U-turn on carbon tax would be 'two fingers to younger generations'
9 Oct 2018
Budget a key test of Taoiseach's credibility on climate change, one day after stark scientific call for action
Reacting to reports that that the Government may drop plans to raise the carbon tax by €10 in today's Budget, Friends of the Earth Director, Oisin Coghlan commented:
"Today's Budget is a key test of Leo Varadkar's credibility on climate change. On the night he was elected Taoiseach he announced he wanted Ireland to have a new ambition on climate change. This January he conceded to the European Parliament that Ireland was a laggard and he wasn't proud of our record on climate change. In August the Taoiseach told an interviewer 'if we are going to meet our climate change obligations then we will have to grasp the nettle in increasing the carbon tax'."
"If Leo Varadkar can't even deliver a modest €10 increase in the carbon tax, his credibility will crumble. Were all his fine words of the last 18 months just hot air?
"It's just one day after the starkest warning yet from climate scientists commissioned to advise the world's governments. Yesterday's IPCC report has been described as a final clarion call to action.
"A Government u-turn now on the carbon tax would be a giant two-fingers to younger generations who will face climate chaos unless we act to drastically cut pollution.
"A two-fingers to everyone under 35, a two fingers to the Paris Agreement and a two-fingers to the hundreds of millions of people already living with the devastating impacts of climate change in Africa, Asia and Latin America.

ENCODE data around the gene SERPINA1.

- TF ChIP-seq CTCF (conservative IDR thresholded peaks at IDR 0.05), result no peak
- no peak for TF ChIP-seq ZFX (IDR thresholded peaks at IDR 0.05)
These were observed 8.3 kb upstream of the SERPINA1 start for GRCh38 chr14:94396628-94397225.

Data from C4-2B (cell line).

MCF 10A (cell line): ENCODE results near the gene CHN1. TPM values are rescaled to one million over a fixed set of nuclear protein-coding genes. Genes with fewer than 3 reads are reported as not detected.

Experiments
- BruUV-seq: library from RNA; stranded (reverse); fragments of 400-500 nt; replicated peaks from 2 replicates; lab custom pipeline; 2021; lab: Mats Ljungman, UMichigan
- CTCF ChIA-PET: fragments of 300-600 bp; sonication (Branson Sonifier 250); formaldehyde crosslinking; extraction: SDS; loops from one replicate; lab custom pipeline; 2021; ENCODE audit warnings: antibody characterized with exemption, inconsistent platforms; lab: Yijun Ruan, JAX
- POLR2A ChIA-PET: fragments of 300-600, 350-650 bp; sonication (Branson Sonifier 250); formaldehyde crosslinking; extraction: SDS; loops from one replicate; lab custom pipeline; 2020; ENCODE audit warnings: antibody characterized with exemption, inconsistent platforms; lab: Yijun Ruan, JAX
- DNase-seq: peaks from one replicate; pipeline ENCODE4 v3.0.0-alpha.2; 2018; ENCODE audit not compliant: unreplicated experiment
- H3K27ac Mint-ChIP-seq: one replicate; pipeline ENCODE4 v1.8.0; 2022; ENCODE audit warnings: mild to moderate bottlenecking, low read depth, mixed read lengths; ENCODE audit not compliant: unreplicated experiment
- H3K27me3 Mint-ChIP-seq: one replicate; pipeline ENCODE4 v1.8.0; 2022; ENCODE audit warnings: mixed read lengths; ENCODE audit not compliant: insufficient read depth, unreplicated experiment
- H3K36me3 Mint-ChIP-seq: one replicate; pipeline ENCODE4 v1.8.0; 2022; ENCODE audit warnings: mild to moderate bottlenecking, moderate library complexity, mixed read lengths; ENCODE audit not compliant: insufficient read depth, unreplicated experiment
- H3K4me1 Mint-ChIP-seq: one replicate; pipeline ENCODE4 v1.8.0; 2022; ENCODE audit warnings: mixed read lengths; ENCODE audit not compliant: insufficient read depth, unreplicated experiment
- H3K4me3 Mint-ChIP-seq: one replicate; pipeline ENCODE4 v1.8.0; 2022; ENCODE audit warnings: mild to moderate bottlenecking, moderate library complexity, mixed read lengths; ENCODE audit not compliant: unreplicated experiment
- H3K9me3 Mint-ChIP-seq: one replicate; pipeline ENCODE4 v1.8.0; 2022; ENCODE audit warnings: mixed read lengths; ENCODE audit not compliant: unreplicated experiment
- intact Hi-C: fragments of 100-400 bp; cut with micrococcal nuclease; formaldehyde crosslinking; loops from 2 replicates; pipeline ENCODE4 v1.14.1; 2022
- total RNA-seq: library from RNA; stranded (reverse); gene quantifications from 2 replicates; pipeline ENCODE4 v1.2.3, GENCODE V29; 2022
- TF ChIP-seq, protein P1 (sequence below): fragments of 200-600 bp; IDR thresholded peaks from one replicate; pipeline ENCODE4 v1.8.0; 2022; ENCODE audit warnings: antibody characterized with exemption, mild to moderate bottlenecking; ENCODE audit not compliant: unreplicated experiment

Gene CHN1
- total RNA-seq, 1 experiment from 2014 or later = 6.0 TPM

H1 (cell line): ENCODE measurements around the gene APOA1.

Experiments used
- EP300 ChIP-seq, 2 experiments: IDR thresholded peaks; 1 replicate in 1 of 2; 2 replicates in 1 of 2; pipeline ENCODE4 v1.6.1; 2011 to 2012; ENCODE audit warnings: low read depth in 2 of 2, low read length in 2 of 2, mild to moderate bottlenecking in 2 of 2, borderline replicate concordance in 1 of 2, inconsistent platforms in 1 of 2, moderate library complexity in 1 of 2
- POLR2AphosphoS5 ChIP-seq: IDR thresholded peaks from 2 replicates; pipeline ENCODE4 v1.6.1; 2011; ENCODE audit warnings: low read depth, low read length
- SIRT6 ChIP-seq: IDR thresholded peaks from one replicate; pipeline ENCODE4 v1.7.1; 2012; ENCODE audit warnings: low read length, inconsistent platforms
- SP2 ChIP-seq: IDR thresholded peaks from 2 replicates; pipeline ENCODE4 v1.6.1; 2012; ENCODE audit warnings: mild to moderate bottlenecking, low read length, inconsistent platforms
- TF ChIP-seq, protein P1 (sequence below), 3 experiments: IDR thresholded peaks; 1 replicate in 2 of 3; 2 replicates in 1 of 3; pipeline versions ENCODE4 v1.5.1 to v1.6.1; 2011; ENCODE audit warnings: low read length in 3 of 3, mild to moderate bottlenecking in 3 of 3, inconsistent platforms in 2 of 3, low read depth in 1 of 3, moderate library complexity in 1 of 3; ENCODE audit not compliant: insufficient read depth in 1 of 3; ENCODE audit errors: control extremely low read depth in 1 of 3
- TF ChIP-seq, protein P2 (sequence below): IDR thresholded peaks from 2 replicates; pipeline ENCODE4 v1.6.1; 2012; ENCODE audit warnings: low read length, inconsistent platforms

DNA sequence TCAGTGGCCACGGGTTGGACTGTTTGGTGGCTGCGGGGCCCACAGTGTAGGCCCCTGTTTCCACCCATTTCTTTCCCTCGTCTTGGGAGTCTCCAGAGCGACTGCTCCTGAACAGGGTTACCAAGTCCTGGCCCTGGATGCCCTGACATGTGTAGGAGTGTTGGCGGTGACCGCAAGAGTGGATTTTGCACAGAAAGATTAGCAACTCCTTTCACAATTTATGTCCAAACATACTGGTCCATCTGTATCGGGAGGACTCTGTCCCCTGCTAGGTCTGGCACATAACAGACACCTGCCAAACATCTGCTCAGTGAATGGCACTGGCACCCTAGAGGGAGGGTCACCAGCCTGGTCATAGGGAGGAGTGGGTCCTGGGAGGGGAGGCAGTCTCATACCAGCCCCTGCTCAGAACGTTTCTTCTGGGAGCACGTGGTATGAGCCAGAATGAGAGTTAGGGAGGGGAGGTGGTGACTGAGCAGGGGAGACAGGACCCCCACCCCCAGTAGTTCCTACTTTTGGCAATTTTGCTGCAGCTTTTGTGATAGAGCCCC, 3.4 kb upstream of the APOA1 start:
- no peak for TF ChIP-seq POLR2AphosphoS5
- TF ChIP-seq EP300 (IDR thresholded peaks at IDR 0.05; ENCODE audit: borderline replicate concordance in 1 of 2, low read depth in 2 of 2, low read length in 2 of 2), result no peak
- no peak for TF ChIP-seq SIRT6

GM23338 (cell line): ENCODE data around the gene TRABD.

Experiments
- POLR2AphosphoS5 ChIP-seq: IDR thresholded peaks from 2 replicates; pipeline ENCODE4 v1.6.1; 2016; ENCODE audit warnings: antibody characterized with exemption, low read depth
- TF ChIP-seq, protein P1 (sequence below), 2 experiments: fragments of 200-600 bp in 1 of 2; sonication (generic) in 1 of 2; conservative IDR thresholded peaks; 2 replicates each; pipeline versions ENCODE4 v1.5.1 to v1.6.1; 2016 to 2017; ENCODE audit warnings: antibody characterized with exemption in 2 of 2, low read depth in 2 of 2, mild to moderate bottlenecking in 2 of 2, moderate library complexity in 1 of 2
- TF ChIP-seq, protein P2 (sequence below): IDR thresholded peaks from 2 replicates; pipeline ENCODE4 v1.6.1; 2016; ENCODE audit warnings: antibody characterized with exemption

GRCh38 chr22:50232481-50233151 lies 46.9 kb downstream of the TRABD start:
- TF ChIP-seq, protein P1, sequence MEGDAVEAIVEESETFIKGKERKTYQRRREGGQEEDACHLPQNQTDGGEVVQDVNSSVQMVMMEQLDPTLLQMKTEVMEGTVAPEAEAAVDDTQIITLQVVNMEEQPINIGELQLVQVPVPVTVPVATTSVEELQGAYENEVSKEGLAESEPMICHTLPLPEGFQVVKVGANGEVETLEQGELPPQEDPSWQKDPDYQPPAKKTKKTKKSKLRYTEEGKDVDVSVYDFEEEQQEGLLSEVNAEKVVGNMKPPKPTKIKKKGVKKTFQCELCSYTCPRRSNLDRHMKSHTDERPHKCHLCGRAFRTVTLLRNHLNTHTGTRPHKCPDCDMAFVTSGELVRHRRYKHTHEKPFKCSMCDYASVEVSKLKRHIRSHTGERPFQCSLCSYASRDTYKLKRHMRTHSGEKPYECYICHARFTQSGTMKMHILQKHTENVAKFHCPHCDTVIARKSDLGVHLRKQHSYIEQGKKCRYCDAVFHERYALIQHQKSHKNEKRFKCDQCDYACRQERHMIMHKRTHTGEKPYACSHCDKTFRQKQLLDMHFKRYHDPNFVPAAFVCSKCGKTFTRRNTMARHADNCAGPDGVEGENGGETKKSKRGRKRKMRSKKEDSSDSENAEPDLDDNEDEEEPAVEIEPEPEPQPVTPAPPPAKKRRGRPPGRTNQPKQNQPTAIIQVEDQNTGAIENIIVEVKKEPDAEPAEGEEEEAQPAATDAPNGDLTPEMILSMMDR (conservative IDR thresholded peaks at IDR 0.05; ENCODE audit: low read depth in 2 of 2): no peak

"We hear a lot about how we are failing younger generations on housing. Well, Earth is our only home, we have mortgaged it to the hilt, and our Government seems unconcerned that it is failing into such disrepair that much of it will become uninhabitable.
"Ireland is the third most polluting country in Europe per person. What value is any increase in overseas aid today if we also send a signal we have no intention of curtailing, let alone reduce, our rampant climate-changing emissions?
"The message of yesterday's IPCC report is that we need political leadership on climate change. Instead our Taoiseach seems to be caving at the slightest wheeze of resistance.
"If some Fine Gael backbenchers are opposing a carbon tax increase, has the Taoiseach reached out to the leaders of other political parties to pass a carbon tax increase on a cross-party basis? That would be demonstrating the kind of political imagination and leadership we need.
"The carbon tax is not a sliver bullet. It is essential but not sufficient. But it does incentivize every other investment decision towards cleaner, less polluting options. And it can be done without penalizing rural households or lower income families. Other taxes can be reduced, the income can be recycled to support the transition and in the most radical model the revenue can be repaid as a dividend to every adult, giving a cash reward to everyone who reduces their own carbon footprint."
The Citizens' Assembly called for an increase in the carbon tax just under a year ago. Both the ESRI and the Climate Change Advisory Council, chaired by Prof John Fitzgerald, have called for an increase in the carbon tax. One member of the Climate Council proposed by an immediate €50 increase balanced by reductions in income tax. The Climate Council has indicated it should rise to €80 by 2030. Peter Thorne, climate scientist in Maynooth University has calculated that the actual cost of carbon pollution is actually between €150-€200 a tonne, when the current tax only makes the polluter pay €20 a tonne.